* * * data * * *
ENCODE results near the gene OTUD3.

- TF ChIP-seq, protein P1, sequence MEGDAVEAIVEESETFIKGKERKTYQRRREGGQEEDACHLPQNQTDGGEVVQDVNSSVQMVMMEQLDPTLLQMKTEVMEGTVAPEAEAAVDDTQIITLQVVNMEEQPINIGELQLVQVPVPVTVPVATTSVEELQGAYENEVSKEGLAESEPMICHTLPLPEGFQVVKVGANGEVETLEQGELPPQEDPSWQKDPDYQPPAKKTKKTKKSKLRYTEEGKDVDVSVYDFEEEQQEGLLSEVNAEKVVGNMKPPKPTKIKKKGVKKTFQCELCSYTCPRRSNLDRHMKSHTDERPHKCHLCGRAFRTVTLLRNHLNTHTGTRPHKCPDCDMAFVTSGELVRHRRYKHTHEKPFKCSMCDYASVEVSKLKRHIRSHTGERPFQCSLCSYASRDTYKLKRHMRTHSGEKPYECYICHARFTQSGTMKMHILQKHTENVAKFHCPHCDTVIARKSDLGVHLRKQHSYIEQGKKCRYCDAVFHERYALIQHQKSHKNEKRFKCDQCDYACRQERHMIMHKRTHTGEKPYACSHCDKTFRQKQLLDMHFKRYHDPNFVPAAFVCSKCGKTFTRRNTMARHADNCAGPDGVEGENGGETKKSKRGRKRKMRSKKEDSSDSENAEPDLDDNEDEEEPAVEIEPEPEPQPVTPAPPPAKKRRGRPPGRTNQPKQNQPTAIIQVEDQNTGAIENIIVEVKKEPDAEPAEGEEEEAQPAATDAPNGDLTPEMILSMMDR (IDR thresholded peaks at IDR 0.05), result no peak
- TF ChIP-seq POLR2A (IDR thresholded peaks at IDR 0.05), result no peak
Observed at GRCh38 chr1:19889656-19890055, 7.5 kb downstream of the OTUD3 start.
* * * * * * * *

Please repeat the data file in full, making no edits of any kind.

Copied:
ENCODE results near the gene OTUD3.

- TF ChIP-seq, protein P1, sequence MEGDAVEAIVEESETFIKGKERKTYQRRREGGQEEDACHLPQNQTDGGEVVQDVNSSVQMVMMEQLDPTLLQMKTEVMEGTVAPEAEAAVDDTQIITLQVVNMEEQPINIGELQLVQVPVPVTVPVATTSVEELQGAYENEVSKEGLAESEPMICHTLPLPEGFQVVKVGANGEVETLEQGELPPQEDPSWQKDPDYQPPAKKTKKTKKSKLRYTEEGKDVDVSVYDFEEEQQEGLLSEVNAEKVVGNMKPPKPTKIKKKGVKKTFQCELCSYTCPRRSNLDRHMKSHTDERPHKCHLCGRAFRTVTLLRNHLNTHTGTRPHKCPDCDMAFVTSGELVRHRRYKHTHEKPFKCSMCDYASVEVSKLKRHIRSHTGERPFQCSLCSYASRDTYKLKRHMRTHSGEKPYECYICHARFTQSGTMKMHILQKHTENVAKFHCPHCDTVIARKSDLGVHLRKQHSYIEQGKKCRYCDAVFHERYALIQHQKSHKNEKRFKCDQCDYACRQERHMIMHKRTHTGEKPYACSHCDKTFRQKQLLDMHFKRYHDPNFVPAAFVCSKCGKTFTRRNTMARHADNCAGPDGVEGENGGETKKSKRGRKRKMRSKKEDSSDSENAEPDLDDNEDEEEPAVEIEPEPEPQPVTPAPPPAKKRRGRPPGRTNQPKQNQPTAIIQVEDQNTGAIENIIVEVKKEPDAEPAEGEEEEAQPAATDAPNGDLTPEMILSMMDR (IDR thresholded peaks at IDR 0.05), result no peak
- TF ChIP-seq POLR2A (IDR thresholded peaks at IDR 0.05), result no peak
Observed at GRCh38 chr1:19889656-19890055, 7.5 kb downstream of the OTUD3 start.